* Naturally Occurring Retirement Community: A residential area where the majority of local residents are over the age of 65 firstly introduced in 1980s. Anyone 65 years of age or older can become a member regardless of religion or race, and can receive various services such as home care, free health checkups and health care at their residence without using long-term care facilities in the suburbs.

* Lonely Death Zero Movement: From 2007, local government selects high-risk groups, that is, people without a spouse, neighbors, friends or family, and operates a community communication space for them, and provides various services such as installing a lonely death prevention counseling line.


Although official statistics on lonely deaths do not exist civic groups and local governments estimate that in 2020, 2,880 persons died without any connection (according to Article 12 of the Act on Funeral Services, such death is defined as that of a person with no relatives or unknown affiliations). This is an increase of 57 per cent from 1,833 in 2016. Although it is not possible to report the exact number, it is likely that lonely deaths will continue to increase, based on the increase in the number of single-person households occupied by older persons. In order to prevent lonely deaths, which are becoming an increasingly serious social problem, the Korean local governments have come up with the following schemes applying IT and AI technologies.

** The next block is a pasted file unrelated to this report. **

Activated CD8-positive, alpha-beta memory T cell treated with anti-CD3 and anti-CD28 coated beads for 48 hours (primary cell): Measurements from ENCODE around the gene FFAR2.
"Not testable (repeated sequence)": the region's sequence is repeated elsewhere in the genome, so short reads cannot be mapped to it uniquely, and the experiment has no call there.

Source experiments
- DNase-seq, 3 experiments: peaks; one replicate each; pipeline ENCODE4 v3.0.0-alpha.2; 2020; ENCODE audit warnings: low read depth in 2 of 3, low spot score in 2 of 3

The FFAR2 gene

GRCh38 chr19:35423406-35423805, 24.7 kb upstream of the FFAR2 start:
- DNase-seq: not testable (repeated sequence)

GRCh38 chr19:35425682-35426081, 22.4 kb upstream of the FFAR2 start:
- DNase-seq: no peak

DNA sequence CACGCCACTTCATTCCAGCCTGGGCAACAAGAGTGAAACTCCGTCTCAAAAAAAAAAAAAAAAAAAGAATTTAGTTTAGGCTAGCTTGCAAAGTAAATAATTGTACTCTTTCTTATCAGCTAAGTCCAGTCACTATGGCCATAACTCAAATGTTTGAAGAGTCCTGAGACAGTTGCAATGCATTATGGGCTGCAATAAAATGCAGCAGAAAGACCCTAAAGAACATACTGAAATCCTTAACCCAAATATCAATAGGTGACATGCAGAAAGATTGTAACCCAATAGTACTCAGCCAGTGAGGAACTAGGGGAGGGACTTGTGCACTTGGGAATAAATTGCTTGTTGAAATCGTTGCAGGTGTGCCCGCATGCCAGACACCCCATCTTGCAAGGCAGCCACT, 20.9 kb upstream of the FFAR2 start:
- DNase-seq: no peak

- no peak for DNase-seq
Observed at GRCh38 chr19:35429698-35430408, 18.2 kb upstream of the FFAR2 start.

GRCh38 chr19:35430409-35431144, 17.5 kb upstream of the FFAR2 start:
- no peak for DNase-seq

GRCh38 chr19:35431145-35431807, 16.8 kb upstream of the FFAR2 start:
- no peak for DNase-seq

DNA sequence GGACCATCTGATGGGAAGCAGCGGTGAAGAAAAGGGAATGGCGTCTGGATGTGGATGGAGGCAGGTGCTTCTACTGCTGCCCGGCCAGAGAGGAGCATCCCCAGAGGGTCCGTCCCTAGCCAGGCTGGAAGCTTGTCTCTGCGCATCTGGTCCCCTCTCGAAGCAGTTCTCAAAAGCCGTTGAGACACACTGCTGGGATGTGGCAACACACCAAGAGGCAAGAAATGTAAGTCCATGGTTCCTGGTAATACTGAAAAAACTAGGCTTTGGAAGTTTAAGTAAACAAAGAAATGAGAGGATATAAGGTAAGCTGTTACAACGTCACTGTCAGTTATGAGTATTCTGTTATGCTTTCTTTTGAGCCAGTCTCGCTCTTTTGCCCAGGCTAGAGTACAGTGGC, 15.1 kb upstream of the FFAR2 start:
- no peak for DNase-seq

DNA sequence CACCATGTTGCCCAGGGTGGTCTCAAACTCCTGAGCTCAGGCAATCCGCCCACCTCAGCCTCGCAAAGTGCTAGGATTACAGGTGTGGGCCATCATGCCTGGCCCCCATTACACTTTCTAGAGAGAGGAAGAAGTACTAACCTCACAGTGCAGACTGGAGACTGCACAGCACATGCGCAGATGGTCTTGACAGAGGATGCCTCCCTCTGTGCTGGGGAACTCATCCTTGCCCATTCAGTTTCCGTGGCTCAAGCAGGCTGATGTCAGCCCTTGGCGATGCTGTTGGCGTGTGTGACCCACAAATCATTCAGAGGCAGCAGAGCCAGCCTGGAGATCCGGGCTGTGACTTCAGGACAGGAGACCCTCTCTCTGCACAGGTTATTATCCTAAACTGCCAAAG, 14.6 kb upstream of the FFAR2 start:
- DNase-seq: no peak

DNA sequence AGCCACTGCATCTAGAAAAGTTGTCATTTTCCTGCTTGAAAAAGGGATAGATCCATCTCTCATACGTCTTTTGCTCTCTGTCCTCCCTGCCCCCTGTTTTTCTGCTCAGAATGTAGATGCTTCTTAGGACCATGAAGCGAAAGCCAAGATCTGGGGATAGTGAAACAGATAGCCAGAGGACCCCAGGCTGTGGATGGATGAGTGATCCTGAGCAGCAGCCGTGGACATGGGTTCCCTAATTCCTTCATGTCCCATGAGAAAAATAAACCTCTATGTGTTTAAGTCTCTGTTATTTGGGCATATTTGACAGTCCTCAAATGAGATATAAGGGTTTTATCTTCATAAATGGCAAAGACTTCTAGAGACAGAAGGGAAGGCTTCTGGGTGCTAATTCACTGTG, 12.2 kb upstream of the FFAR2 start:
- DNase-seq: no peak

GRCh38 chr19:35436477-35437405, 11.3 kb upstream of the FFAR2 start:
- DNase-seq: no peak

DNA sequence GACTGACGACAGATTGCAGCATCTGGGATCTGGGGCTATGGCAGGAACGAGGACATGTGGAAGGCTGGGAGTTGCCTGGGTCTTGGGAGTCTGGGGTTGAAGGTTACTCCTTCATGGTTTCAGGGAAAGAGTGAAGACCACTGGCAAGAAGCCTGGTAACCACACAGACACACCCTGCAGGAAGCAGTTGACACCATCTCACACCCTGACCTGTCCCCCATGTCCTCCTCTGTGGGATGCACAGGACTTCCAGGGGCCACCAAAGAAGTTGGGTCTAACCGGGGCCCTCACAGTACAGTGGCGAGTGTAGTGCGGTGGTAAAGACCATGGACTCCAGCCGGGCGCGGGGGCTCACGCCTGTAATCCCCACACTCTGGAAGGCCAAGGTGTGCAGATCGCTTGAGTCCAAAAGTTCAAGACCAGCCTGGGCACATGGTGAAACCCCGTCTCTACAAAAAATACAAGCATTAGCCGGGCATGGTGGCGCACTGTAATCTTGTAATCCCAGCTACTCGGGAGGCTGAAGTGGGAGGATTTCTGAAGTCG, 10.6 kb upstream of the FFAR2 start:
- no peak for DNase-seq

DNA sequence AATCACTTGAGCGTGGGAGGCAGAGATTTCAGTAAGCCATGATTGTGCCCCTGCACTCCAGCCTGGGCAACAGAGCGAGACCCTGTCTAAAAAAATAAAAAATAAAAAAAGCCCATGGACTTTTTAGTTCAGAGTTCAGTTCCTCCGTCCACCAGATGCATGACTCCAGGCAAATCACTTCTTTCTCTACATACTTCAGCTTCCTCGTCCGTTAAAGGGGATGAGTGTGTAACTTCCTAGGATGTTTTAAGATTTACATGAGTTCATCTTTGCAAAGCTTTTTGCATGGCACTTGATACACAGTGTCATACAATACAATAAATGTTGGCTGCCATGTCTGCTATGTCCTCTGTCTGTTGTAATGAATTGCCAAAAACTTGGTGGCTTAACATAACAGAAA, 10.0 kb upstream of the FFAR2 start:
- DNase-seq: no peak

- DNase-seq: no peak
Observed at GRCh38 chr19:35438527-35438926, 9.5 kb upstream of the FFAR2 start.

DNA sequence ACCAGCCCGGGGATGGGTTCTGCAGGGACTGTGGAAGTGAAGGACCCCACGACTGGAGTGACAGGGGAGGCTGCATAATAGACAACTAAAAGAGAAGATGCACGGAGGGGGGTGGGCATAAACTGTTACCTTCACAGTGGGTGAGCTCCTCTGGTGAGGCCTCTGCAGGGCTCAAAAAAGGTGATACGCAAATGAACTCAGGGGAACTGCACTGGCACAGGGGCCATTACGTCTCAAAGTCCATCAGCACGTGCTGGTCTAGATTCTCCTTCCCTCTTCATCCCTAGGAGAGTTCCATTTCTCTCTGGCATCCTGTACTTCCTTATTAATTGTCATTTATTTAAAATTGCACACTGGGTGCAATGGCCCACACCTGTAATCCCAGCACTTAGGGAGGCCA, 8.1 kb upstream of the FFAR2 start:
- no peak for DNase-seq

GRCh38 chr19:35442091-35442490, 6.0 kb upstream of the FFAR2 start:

1. 100 Care Service in Paju-si


In Papyeong-myeon (Myeon refers to a district unit a population size between 2,000 and 25,000), Paju-si (located in the north of Seoul) (si refers to a district unit a population size at least 50,000), the 100 Care Service started in November 2021 (100 means that this service provides 100% care for older persons to live happily to the age of 100). In Papyeong-myeon, there were 446 single-person households occupied by older persons aged 65 and above, of which 63 were e low-income households, making it one of the smallest villages in Paju-si and a high-risk village for population extinction due to ageing. The average age of Papyeong-meyeon is 54, which is higher than the national average of 43.


Based on this ageing issue, Papyeong-meyeon promoted 100 Care Service. The 100 Care Service provides a device installed on a television. This service analyzes the signal sent by a rating survey device attached to the television in single-persons households, and detects any unusual viewing patterns. If the older person does not turn on the TV at a set time, or the channel is not changed for more than 2 hours, a danger signal is displayed on the central monitoring system. The care service will first call to check the safety of the older person, and if there is no answer, a social worker will visit in person. In addition, if the rate of rebroadcasting of the programs that an older person usually watches increases, the public health center will suspect dementia, and arrange a visit and consultation.





Paju-si Papyeong-myeon 100 Care Service Monitoring (Source: Gyeonggi Happy Village Management Office)


2. Companion Robots